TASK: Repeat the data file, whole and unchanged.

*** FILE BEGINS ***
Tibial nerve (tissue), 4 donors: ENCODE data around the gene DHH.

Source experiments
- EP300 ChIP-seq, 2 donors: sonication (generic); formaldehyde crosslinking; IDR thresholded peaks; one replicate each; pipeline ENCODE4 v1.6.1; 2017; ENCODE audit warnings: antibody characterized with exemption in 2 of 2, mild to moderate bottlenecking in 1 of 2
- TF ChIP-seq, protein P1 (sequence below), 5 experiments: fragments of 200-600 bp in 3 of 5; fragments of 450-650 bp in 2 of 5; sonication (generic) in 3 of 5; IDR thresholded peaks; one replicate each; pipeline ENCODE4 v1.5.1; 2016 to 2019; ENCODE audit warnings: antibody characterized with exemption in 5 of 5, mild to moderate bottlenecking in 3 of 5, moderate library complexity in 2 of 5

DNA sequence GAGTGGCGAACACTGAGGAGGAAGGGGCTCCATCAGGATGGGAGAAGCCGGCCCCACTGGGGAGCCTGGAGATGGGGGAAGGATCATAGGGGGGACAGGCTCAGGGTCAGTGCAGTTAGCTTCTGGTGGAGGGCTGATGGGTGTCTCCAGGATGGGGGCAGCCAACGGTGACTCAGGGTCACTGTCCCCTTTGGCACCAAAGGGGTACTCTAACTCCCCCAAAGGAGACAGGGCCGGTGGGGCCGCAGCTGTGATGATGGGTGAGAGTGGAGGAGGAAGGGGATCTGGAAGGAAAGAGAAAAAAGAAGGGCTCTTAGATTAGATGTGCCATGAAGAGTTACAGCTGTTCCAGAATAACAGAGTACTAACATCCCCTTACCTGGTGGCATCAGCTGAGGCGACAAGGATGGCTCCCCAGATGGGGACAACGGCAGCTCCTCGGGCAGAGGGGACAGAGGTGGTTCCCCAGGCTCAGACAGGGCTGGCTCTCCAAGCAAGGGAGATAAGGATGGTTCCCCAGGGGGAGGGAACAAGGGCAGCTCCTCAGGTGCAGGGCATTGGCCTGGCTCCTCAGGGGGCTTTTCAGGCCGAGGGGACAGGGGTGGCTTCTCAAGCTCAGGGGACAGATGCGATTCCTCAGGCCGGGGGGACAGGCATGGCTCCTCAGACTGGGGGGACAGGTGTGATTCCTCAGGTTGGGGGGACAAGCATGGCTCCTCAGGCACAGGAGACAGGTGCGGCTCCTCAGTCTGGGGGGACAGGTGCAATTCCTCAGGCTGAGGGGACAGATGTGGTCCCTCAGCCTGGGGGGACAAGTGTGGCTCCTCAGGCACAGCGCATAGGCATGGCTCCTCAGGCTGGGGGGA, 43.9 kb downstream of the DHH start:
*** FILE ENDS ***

Tibial nerve (tissue), 4 donors: ENCODE data around the gene DHH.

Source experiments
- EP300 ChIP-seq, 2 donors: sonication (generic); formaldehyde crosslinking; IDR thresholded peaks; one replicate each; pipeline ENCODE4 v1.6.1; 2017; ENCODE audit warnings: antibody characterized with exemption in 2 of 2, mild to moderate bottlenecking in 1 of 2
- TF ChIP-seq, protein P1 (sequence below), 5 experiments: fragments of 200-600 bp in 3 of 5; fragments of 450-650 bp in 2 of 5; sonication (generic) in 3 of 5; IDR thresholded peaks; one replicate each; pipeline ENCODE4 v1.5.1; 2016 to 2019; ENCODE audit warnings: antibody characterized with exemption in 5 of 5, mild to moderate bottlenecking in 3 of 5, moderate library complexity in 2 of 5

DNA sequence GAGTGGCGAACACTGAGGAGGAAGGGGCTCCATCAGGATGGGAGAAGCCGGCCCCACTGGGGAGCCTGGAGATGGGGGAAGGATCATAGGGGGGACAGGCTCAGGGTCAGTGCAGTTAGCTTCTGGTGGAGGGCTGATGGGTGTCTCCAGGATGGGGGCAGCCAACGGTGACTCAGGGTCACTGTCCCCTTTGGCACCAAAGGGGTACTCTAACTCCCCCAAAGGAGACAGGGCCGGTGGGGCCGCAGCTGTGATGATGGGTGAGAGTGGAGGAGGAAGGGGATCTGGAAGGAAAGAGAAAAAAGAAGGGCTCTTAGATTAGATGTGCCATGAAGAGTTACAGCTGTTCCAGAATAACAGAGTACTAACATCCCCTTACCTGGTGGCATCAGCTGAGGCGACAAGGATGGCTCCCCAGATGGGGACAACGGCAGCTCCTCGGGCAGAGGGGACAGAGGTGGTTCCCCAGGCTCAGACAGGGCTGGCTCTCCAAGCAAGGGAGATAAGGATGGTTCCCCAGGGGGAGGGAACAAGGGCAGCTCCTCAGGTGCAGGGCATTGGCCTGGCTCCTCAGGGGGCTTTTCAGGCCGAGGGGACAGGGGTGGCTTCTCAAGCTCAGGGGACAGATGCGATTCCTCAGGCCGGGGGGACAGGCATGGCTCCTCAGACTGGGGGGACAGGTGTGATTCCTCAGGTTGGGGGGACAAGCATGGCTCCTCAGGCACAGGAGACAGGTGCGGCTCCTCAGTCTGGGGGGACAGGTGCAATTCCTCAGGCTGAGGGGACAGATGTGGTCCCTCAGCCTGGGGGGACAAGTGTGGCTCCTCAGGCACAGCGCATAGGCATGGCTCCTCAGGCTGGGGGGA, 43.9 kb downstream of the DHH start: